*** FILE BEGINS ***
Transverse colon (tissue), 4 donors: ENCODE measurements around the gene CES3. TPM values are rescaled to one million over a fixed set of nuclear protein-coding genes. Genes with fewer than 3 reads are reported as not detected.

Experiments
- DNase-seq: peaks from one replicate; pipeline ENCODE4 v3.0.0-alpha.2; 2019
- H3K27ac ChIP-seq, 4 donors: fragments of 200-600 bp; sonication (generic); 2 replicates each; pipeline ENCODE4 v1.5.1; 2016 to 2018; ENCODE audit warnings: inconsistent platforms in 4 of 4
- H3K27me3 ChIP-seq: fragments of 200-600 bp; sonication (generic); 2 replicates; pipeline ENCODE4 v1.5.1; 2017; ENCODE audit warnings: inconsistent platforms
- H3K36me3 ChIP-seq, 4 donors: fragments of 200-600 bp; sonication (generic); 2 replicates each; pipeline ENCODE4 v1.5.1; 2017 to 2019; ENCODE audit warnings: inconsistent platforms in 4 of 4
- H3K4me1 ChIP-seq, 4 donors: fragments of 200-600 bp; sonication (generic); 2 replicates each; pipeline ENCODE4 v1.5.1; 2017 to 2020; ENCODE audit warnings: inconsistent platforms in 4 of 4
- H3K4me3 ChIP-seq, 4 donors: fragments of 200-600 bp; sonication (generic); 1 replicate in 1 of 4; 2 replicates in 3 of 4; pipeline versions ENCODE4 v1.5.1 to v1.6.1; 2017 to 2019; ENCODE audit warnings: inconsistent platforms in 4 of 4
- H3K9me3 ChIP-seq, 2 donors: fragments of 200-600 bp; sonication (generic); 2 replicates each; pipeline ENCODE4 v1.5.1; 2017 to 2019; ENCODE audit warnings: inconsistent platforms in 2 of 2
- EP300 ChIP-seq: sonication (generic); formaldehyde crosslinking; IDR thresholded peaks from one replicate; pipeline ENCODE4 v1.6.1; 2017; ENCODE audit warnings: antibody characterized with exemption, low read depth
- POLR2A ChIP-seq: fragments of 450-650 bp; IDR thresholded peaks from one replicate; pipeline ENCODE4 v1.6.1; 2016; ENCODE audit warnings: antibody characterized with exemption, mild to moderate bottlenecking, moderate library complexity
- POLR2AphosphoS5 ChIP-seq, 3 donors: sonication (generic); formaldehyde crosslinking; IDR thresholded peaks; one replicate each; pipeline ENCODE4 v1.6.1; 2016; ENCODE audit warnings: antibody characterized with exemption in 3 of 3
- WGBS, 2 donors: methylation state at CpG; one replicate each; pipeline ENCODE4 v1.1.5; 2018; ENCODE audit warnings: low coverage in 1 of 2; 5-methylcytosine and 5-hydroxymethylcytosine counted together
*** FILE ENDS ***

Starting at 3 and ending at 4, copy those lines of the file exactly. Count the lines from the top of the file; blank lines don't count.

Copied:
- DNase-seq: peaks from one replicate; pipeline ENCODE4 v3.0.0-alpha.2; 2019
- H3K27ac ChIP-seq, 4 donors: fragments of 200-600 bp; sonication (generic); 2 replicates each; pipeline ENCODE4 v1.5.1; 2016 to 2018; ENCODE audit warnings: inconsistent platforms in 4 of 4